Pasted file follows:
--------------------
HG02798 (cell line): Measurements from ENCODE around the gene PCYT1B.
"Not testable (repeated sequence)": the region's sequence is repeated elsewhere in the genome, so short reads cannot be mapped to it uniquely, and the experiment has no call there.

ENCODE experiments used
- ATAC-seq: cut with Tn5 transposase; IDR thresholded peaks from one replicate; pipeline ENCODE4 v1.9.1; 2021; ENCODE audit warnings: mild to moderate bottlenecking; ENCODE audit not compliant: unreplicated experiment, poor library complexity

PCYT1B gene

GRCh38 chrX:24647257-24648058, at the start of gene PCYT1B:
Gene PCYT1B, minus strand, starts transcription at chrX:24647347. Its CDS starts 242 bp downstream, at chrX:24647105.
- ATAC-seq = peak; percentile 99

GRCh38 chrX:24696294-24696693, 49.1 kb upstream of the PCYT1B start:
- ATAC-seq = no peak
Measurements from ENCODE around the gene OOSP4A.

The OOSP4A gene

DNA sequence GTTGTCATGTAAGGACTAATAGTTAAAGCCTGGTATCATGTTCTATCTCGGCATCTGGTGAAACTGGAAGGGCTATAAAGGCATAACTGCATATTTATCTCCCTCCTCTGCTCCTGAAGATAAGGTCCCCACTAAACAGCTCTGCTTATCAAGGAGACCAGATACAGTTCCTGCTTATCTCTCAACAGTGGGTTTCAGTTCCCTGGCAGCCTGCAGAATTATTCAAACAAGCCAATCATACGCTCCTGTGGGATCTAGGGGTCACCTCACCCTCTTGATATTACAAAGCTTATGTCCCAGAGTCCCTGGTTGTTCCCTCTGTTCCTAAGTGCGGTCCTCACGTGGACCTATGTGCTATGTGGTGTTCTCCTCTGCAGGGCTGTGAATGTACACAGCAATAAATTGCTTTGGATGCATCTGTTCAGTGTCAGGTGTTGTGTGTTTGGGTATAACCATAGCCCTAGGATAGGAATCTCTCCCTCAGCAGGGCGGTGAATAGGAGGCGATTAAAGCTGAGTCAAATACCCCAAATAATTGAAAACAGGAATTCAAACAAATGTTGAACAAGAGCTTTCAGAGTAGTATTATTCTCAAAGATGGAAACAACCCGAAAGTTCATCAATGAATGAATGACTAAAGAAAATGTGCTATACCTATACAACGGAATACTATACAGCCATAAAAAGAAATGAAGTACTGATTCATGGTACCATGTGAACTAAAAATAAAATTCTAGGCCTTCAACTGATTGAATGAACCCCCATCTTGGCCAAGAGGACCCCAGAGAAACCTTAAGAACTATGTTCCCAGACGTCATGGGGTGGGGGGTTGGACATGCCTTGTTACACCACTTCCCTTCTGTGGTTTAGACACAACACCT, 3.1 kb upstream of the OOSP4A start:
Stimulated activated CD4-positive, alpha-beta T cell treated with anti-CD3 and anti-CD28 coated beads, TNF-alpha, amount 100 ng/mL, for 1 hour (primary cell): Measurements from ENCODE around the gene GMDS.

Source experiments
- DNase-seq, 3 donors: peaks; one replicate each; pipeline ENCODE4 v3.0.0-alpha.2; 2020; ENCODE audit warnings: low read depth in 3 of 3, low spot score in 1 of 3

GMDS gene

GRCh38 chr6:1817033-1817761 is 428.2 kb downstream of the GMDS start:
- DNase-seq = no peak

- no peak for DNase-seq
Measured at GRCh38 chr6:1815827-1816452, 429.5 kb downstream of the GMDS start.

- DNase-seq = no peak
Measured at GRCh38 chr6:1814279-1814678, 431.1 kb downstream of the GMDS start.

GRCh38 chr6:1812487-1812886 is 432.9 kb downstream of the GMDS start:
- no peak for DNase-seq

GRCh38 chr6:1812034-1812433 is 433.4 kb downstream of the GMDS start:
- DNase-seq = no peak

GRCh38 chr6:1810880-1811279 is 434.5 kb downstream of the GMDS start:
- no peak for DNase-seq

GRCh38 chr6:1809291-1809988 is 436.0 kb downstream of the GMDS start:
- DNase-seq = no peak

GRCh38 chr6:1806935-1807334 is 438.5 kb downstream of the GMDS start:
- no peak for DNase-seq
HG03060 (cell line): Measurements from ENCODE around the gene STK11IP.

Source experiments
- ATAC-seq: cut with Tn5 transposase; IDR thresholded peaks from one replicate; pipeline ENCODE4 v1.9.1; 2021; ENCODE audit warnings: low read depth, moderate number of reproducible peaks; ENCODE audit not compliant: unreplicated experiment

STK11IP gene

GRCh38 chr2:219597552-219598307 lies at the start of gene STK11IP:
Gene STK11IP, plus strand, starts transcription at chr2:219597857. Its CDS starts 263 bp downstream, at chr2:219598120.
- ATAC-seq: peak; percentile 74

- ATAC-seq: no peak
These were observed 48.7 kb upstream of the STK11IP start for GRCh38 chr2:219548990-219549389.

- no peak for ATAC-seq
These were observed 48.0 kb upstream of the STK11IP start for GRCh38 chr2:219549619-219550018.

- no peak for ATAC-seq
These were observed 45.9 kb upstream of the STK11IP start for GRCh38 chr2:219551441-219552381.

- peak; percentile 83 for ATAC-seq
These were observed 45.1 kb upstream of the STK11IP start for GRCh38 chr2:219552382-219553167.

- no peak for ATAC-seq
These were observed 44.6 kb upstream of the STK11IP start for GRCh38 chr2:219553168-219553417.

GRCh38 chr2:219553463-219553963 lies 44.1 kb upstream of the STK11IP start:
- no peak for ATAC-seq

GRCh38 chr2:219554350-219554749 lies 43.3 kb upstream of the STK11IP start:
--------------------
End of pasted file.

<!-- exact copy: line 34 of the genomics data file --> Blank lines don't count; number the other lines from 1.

HG03060 (cell line): Measurements from ENCODE around the gene STK11IP.